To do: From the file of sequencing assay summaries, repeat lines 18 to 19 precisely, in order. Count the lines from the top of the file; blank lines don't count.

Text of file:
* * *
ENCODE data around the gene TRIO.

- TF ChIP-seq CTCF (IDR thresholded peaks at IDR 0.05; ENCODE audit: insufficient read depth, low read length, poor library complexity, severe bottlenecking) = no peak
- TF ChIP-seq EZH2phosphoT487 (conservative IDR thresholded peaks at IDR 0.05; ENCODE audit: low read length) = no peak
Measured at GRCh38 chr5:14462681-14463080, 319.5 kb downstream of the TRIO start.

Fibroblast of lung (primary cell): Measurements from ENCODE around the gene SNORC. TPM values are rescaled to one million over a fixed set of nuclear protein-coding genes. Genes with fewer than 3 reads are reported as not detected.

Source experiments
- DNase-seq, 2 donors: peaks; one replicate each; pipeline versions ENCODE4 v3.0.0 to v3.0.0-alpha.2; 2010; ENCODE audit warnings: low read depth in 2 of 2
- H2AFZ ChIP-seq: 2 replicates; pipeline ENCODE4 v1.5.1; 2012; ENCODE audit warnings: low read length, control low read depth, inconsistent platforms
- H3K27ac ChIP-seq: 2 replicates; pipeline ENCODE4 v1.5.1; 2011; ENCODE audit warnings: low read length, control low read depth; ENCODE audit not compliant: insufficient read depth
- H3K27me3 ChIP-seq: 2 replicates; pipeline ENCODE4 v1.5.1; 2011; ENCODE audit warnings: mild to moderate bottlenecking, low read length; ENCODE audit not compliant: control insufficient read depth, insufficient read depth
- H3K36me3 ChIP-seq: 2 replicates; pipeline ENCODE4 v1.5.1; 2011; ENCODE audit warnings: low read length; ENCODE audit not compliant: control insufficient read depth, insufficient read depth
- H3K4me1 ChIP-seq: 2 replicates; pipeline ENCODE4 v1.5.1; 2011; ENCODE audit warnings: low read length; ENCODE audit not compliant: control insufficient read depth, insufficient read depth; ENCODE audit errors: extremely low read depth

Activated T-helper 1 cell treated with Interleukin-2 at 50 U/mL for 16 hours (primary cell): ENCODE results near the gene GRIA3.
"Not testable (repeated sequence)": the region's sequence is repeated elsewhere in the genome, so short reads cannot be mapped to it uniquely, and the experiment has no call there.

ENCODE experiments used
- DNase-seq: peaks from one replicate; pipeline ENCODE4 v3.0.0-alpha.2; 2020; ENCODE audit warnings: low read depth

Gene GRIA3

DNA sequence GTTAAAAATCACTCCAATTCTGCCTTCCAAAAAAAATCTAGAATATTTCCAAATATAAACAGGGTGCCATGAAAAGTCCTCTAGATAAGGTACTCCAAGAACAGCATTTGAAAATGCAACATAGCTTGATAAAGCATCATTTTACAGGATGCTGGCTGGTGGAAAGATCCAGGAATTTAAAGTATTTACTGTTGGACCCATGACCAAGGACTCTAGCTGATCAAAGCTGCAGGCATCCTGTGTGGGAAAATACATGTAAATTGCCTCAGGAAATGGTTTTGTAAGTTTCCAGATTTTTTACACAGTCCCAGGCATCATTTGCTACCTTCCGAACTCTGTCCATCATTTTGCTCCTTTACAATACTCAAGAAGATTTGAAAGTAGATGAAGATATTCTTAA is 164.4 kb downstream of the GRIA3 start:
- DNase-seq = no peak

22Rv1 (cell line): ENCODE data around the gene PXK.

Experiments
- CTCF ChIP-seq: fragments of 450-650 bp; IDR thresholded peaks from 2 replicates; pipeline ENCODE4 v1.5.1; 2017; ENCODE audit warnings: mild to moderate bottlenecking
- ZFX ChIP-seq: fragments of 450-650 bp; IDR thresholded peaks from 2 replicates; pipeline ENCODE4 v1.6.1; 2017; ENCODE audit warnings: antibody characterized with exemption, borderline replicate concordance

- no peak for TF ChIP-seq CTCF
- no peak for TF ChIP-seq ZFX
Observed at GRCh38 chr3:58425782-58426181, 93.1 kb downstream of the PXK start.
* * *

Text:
DNA sequence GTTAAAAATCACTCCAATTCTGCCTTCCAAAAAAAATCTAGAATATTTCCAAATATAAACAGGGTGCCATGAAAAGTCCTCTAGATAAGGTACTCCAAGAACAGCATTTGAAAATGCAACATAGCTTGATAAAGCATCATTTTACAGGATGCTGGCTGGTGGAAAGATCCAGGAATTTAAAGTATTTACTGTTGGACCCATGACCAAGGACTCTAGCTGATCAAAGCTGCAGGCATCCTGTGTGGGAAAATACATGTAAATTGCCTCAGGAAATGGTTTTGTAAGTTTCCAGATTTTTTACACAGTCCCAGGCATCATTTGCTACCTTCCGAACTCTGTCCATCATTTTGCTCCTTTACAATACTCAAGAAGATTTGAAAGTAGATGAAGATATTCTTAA is 164.4 kb downstream of the GRIA3 start:
- DNase-seq = no peak